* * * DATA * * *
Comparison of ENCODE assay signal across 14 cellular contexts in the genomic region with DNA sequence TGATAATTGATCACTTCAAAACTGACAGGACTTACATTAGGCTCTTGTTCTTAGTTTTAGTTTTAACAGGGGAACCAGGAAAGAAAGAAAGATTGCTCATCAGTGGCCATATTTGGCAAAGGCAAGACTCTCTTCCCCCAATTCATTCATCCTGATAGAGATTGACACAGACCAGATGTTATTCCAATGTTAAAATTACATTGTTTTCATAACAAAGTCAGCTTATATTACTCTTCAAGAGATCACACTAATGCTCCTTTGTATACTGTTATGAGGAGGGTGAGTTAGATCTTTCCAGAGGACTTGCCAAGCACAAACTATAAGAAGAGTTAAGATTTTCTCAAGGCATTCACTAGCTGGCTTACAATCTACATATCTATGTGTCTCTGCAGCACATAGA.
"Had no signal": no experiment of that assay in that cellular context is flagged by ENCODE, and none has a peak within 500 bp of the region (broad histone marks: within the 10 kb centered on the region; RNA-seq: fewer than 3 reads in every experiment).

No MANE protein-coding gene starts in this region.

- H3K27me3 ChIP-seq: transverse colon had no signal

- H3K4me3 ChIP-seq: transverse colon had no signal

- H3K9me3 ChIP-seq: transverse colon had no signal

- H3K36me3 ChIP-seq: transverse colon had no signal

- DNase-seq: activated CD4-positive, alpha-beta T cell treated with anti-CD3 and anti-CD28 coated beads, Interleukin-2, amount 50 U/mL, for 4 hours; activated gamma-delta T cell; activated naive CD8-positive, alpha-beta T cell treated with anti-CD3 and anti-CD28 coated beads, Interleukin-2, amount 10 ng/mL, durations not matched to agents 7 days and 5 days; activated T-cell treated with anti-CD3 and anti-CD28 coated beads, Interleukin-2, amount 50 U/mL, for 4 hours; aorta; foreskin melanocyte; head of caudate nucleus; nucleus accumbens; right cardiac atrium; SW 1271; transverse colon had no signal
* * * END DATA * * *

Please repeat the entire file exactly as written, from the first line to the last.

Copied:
Comparison of ENCODE assay signal across 14 cellular contexts in the genomic region with DNA sequence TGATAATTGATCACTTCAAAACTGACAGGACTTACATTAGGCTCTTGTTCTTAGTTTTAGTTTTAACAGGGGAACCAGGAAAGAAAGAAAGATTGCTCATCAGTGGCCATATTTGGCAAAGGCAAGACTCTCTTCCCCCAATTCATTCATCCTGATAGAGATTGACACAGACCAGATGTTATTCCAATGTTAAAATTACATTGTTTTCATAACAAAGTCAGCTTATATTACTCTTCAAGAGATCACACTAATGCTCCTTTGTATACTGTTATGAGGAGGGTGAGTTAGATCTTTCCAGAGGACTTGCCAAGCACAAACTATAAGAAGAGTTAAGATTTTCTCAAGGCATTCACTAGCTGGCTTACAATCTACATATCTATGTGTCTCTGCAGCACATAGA.
"Had no signal": no experiment of that assay in that cellular context is flagged by ENCODE, and none has a peak within 500 bp of the region (broad histone marks: within the 10 kb centered on the region; RNA-seq: fewer than 3 reads in every experiment).

No MANE protein-coding gene starts in this region.

- H3K27me3 ChIP-seq: transverse colon had no signal

- H3K4me3 ChIP-seq: transverse colon had no signal

- H3K9me3 ChIP-seq: transverse colon had no signal

- H3K36me3 ChIP-seq: transverse colon had no signal

- DNase-seq: activated CD4-positive, alpha-beta T cell treated with anti-CD3 and anti-CD28 coated beads, Interleukin-2, amount 50 U/mL, for 4 hours; activated gamma-delta T cell; activated naive CD8-positive, alpha-beta T cell treated with anti-CD3 and anti-CD28 coated beads, Interleukin-2, amount 10 ng/mL, durations not matched to agents 7 days and 5 days; activated T-cell treated with anti-CD3 and anti-CD28 coated beads, Interleukin-2, amount 50 U/mL, for 4 hours; aorta; foreskin melanocyte; head of caudate nucleus; nucleus accumbens; right cardiac atrium; SW 1271; transverse colon had no signal